NOTE: Cost of attendance is in our opinion what the astute dental applicant would consider as their primary determinant in applying for - and agreeing to attend - any given dental school. Our editors generally agree that dental applicants are probably wise to pursue in-state (or your most local/provincial) state funded dental school on a priority basis. Readers should note that that these rankings are simply a "road map" to what top-tier dental schools are able to offer to their students. ALL U.S./CANADIAN/AUSTRALIAN DENTAL SCHOOLS ARE EXCELLENT INSTITUTIONS PROVIDING AN ADA/CODA ACCREDITED DENTAL EDUCATION. We suggest that dental students consider all aspects of a dental school including, but not limited to cost of attendance, safety of location, and availability of patients before selecting their final choice.
Practicing dentists always dread a few aspects of their careers and being sued by an angry patient, or even having a complaint filed against you can ruin not only your day but destroy your happiness for months on end. Top Ten Nation believes being prudent starts in dental school. Develop good habits in dental school and continue throughout your practicing life. So what habits or tricks should you know early on? Read on and find out!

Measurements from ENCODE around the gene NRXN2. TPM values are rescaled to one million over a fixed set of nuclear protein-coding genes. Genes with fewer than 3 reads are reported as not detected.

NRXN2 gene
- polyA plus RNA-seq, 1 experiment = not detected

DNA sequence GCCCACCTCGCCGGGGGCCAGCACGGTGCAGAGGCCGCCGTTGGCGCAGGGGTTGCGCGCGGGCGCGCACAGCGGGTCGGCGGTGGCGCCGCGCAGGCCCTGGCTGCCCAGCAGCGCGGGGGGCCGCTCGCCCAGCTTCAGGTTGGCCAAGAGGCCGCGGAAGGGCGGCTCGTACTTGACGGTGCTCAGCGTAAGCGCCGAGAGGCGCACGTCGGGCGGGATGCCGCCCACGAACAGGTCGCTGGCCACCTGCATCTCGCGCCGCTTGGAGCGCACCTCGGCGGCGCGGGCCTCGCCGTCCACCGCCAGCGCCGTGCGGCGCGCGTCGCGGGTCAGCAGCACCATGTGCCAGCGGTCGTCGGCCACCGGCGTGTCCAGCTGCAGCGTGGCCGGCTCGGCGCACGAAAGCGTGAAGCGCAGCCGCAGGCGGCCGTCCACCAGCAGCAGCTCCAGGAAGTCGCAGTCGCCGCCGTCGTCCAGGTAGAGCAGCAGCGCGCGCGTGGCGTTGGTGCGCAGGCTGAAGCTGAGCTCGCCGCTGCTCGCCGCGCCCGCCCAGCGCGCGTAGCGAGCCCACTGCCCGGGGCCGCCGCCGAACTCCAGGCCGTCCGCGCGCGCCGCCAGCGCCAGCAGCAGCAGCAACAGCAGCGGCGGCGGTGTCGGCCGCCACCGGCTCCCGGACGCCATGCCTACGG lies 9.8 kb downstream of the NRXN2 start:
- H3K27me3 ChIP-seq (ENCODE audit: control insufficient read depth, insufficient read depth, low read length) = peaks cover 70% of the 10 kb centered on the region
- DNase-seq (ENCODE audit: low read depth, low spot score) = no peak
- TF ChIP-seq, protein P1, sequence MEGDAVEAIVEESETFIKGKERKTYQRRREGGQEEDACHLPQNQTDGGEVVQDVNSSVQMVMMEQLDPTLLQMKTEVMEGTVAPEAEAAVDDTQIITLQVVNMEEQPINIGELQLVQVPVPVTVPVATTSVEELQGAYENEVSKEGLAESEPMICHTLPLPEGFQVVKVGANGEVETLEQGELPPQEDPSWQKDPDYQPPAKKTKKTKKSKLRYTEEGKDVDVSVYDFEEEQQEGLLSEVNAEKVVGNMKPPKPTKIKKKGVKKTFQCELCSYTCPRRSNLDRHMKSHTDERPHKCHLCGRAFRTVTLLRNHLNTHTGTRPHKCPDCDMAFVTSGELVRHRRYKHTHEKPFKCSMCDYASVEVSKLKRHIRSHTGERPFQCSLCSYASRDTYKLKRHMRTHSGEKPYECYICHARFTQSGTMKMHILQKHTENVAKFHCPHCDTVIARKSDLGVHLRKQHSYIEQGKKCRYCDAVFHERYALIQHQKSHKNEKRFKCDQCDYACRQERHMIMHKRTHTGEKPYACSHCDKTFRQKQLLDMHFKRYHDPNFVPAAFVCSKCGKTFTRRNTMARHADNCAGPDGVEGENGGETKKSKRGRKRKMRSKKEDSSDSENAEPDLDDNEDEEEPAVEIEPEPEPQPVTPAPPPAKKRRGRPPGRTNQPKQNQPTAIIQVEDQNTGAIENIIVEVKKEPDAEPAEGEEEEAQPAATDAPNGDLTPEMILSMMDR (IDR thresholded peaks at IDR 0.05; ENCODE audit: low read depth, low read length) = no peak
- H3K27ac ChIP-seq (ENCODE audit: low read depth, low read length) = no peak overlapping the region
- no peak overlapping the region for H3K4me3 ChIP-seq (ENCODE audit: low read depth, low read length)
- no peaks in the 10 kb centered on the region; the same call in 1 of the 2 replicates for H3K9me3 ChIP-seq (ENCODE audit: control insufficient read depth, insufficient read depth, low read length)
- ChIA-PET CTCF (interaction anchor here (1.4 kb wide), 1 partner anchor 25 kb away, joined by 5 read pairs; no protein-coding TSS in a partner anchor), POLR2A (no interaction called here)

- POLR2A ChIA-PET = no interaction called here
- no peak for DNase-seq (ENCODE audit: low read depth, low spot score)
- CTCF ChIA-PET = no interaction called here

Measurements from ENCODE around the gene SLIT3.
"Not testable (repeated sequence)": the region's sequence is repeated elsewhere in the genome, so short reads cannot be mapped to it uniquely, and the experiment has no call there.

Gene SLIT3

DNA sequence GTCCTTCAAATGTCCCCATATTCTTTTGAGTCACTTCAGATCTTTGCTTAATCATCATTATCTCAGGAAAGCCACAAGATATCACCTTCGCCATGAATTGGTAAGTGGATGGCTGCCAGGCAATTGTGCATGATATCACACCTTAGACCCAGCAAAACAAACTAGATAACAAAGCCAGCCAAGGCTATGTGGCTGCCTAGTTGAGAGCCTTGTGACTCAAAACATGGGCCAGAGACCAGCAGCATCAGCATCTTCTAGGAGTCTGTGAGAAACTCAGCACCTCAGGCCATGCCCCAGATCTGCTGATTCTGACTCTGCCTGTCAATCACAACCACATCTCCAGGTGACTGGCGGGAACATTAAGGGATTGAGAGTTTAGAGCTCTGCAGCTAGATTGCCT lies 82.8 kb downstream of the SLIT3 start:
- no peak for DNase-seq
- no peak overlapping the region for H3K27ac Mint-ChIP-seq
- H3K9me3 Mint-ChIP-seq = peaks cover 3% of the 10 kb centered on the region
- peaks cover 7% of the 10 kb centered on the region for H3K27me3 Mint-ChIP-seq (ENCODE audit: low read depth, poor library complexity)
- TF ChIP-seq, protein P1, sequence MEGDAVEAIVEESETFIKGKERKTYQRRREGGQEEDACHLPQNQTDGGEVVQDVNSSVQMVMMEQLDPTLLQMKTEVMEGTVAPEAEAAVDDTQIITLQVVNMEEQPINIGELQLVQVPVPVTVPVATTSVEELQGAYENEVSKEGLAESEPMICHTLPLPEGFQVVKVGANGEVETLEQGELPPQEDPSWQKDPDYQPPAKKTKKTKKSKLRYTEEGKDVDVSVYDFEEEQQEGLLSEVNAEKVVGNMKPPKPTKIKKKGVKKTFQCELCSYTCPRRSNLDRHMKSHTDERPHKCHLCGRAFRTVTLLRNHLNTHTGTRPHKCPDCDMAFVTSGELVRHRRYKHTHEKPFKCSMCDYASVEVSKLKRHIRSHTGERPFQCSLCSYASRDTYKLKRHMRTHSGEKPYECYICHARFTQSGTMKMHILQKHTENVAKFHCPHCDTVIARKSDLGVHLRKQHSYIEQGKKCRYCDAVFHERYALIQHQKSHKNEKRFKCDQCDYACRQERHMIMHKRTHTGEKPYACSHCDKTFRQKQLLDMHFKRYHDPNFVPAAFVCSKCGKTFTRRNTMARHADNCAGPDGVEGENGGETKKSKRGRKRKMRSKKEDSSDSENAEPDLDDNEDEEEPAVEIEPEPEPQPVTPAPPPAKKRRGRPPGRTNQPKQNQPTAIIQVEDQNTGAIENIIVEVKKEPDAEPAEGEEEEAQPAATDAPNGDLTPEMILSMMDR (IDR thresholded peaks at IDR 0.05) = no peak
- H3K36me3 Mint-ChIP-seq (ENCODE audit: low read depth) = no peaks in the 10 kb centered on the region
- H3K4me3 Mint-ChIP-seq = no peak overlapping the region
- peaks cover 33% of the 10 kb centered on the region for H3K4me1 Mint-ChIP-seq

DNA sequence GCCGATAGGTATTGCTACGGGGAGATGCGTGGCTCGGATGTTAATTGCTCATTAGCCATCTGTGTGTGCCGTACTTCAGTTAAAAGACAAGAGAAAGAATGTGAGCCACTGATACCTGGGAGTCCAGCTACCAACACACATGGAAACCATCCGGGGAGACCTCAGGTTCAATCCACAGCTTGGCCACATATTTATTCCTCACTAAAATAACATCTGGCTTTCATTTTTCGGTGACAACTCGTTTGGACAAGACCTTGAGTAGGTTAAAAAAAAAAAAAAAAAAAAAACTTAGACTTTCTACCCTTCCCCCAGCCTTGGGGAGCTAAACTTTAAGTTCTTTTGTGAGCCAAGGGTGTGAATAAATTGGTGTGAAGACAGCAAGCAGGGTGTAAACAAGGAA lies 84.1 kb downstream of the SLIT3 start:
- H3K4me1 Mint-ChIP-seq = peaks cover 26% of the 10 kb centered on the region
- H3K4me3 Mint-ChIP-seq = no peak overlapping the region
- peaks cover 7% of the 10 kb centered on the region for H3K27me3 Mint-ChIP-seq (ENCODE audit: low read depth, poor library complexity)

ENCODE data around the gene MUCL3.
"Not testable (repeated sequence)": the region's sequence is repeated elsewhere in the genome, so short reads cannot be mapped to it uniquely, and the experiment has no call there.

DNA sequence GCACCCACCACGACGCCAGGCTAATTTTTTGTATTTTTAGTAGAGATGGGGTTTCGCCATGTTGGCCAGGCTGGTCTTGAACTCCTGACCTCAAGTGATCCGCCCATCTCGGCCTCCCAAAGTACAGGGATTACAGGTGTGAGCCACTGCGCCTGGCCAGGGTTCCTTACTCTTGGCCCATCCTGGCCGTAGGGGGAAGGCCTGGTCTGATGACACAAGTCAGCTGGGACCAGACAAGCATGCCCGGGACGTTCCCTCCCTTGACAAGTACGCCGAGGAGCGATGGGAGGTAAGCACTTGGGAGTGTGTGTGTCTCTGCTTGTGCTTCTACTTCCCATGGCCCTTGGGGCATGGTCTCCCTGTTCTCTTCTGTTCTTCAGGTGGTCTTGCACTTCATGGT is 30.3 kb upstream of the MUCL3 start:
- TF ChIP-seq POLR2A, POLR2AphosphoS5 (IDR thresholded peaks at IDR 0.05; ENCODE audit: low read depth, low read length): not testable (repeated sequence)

This article is not written by an attorney and this article does not in any way shape or form replace advice by an attorney. Always consult your attorney first and foremost when it comes to litigation or protection from litigation.
Top 10 Things To Know To Avoid Getting Sued As A Dentist
1. Have knowledge about who is most likely to sue or complain
Having a complaint filed against you to your state, territorial, or provincial dental board can mean missing valuable productive days as a dentist. So who complains the most when you’re practicing? You’d imagine at first it might be your irate patients. Think again! Most complaints to dental boards that dentists encounter are actually filed against them by their own employees! Employees can complain against their dentist employers for multiple reasons, but most reasons generally involve instances where employees are made to do something they believe is wrong in the first place. Forcing your employees to cut corners, jeopardize sterilization standards, or even perform tasks that demean or embarrass them can lead to complaints. Treat your employees like family and avoid litigation, treat them like subordinates and expect litigation!
Quality records and chart entries reflect quality patient care, especially in the minds of tribunals/jurors. We all know this. Additional things to keep in mind in this regard: